The probe emits a beam of ultrasound which is focused to reach a high intensity in the target area. Absorption of ultrasound energy creates an increase in temperature which causes coagulation of tissues within the focal area. A cooling balloon surrounding the probe protects the rectal mucosa from high temperature. An attractive advantage of HIFU is its low risk of morbidity, due to sudden, short bursts of the intensely focused ultrasound, which, along with the heat generated, are quickly absorbed by the target tissue, thereby protecting the surrounding tissues from damage.

The entire procedure takes around 90 min [42] depending on the gland size (average time 2-3 h).

After the procedure, urethral catheter is placed for one to two weeks.

For bigger gland size androgen blocking is done for three to six months for downsizing. Nowadays many patients undergo TURP immediately before HIFU under the same anesthesia. [42]

[Table - 1] presents the treatment side-effects of HIFU and compares them with three other leading treatments. [22],[23]

[Table - 2], modified from Katz and Rewcastle, compares (1) the five-year biochemical disease-free survival rates as published since 1992 for five prostate cancer local treatments with (2) that published by Gelet et al., for HIFU. [21],[38],[39]

Long term follow-up data is from papers by Chaussay, Thuroff [40] and Gelet et al. [39] It also includes the recent (2002) European data (including over 2000 patients) reported by Chaussay. In their overall case series, they have observed negative biopsy rates in 87.2% of patients and PSA value remained at their post HIFU nadir in 84.1% at one year.

In a study by Uchida [41] published in February 2005, a total of 132 consecutive patients with Stage T1c-2N0M0 localized prostate cancer underwent HIFU using Sonablate-500 . The five-year biochemical disease-free rate in all patients was 67%. The five-year biochemical disease-free rates for patients with a pretreatment PSA less than 10 ng/ml, 10.01 to 20.0 ng/ml, 20.01-30.0 ng/ml and more than 30.01 ng/ml were 88%, 67%, 34% and 13% (log rank test, P < 0.0001), respectively.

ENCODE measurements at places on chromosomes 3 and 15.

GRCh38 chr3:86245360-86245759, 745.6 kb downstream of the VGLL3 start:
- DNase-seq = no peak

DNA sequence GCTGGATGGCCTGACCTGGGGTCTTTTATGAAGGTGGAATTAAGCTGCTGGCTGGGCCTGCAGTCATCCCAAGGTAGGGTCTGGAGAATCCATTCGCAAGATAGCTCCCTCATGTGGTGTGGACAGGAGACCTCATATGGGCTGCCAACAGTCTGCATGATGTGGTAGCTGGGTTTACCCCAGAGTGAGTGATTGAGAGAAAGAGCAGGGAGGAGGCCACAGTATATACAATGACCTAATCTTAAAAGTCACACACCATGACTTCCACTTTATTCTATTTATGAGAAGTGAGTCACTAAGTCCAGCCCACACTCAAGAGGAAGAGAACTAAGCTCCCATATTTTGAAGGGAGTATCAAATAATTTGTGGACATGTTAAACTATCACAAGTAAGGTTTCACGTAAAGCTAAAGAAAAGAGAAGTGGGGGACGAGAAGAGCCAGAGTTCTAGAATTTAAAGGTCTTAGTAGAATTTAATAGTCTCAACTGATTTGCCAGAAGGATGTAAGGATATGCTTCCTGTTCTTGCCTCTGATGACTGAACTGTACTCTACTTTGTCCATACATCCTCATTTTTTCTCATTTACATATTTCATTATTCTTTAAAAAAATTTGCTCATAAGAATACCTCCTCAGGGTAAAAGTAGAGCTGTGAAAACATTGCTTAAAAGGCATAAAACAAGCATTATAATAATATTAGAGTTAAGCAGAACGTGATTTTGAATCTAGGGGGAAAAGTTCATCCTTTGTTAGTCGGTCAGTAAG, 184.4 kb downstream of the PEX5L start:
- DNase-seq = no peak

In another study by Uchida [42] published in Oct 2005, biochemical disease-free survival rates in patients with serum PSA of less than 10 ng/ml and 10-20 ng/ml were 75% and 78% (P = 0.6152). No viable tumor cells were noted in 68% of patients by postoperative prostate needle biopsy. Prostatic volume was decreased from 24.2 ml to 14.0 ml at six months after HIFU (P < 0.01).


A detailed account of the complications encountered during three years of experience (315 treatments) is provided by Thuroff and Chaussay [43],[44],[45] and the most recent data describe stress incontinence in 13%, erectile dysfunction in 22% and urinary tract infection in only 5%.

   Conclusion Top

It is not possible to have a single gold standard therapy for all types of prostate cancer. Treatment options depend upon the age of patient, grade of tumor, expectations out of treatment and patient's choice governs the treatment actually to be given. It is the selection of a patient for a particular treatment option that decides how favorable the outcome is going to be. Both these techniques are relatively new and they look promising but both lack long-term data to prove their efficacy.

High intensity focused ultrasound seems to have the potential to become one of the therapies for the treatment of primary prostate cancer in the young. It is minimally invasive, takes a short time to complete the procedure and it can be done on an outpatient basis, therefore cuts cost. What makes it more promising is its ability to provide more accurate targeting of the sound beams sparing nerves. Studies done till now show comparable biochemical disease-free survival rates to established treatment options with much less side-effects. The technological advances will further refine the procedure as side-effects may represent actually a worst case scenario, as the series includes the first patients ever to undergo HIFU as a therapy for prostate cancer and many of them were treated with the original prototype HIFU. The use of 3D ultrasonography will further enhance the "vision" of the operating surgeon and a better nerve-sparing ablation can be performed. High intensity focused ultrasound definitely shows the potential to become the next generation treatment for primary prostate cancer but long-term studies are still needed to establish its safety and efficacy.

   Acknowledgement Top

The authors would like to thank Professor HY Leung, Professor of Urology and Surgical Oncology, Beatson Institute for Cancer Research and Royal Infirmary Surgical Laboratories, Glasgow, United Kingdom and Dr. Rajeev Kumar, Assistant Professor of urology, All India Institute of Medical Sciences, New Delhi, India for reviewing this manuscript and providing thoughtful inputs.

   References Top

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  [Table - 1], [Table - 2]